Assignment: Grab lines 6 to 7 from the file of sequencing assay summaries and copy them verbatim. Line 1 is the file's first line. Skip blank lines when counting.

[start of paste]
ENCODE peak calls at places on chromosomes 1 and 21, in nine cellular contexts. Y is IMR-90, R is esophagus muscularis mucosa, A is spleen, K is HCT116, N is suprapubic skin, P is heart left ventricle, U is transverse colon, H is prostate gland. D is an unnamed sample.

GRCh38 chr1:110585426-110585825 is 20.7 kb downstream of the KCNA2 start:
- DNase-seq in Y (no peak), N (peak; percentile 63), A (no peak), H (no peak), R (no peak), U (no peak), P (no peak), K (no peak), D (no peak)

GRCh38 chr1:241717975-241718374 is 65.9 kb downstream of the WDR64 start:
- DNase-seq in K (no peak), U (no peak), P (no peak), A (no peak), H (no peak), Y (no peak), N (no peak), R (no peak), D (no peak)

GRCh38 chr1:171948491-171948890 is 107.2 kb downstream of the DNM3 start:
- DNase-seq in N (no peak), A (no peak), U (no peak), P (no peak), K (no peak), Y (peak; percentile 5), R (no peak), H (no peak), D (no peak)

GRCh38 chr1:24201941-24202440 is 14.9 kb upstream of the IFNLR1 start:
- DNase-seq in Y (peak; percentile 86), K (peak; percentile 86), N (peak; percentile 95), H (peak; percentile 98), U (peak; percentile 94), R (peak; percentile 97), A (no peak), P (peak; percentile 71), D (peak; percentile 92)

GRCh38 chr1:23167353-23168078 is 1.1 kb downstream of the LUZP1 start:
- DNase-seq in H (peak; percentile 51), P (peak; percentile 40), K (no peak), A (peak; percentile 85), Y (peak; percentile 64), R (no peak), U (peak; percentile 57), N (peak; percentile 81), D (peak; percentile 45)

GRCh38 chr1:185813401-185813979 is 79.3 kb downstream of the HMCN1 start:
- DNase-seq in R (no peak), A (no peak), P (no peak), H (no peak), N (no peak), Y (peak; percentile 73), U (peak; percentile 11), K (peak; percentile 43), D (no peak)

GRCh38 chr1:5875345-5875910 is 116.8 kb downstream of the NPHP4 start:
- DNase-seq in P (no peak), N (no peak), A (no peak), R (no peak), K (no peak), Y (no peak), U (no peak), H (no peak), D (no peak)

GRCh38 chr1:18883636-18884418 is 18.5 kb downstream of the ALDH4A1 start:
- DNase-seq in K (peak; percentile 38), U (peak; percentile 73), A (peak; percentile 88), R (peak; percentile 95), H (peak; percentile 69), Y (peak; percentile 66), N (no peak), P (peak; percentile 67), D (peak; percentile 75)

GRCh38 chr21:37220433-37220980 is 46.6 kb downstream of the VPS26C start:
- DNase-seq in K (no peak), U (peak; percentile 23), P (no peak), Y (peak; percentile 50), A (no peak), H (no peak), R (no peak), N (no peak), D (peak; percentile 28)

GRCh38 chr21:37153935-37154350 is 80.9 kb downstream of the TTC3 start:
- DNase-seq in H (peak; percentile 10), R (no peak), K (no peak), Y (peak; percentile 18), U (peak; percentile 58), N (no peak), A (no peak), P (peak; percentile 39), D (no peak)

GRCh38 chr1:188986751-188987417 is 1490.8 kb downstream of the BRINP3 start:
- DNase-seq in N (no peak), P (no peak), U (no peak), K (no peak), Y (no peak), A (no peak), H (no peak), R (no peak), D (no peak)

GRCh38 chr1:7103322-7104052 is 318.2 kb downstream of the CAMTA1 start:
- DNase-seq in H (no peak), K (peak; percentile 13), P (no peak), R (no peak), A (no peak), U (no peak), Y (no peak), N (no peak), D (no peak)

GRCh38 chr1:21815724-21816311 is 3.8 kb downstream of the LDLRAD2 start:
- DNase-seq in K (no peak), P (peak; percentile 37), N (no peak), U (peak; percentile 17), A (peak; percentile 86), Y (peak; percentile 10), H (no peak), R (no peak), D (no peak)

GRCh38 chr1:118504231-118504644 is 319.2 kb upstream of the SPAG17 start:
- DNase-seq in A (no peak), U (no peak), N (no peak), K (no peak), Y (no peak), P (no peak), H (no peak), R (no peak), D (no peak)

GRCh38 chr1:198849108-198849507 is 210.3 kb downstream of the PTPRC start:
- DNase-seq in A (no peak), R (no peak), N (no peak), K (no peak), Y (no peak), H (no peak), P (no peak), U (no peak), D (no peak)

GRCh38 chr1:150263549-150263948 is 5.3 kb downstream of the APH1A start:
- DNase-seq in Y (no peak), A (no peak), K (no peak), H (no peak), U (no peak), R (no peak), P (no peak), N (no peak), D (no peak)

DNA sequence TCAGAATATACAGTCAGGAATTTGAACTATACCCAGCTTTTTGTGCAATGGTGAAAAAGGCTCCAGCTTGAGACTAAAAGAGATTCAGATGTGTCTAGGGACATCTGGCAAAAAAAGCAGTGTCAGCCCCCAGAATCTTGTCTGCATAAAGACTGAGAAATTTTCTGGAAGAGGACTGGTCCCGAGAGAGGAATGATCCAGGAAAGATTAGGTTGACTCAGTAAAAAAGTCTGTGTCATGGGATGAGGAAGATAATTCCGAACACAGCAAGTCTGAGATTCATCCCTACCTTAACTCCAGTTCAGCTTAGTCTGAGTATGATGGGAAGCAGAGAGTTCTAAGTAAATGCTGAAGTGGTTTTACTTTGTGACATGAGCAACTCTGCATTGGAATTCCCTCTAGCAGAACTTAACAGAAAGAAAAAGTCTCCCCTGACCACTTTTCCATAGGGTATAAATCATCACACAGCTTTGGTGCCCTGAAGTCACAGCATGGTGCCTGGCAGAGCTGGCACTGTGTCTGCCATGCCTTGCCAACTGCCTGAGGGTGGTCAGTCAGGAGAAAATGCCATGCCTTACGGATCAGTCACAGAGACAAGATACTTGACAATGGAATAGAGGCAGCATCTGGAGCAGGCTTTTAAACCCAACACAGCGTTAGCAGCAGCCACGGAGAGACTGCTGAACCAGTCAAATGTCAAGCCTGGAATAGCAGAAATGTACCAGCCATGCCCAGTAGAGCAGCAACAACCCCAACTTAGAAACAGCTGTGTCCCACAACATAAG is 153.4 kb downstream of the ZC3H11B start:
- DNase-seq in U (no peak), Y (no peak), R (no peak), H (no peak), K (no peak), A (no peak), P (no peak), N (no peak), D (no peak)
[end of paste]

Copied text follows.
GRCh38 chr1:171948491-171948890 is 107.2 kb downstream of the DNM3 start:
- DNase-seq in N (no peak), A (no peak), U (no peak), P (no peak), K (no peak), Y (peak; percentile 5), R (no peak), H (no peak), D (no peak)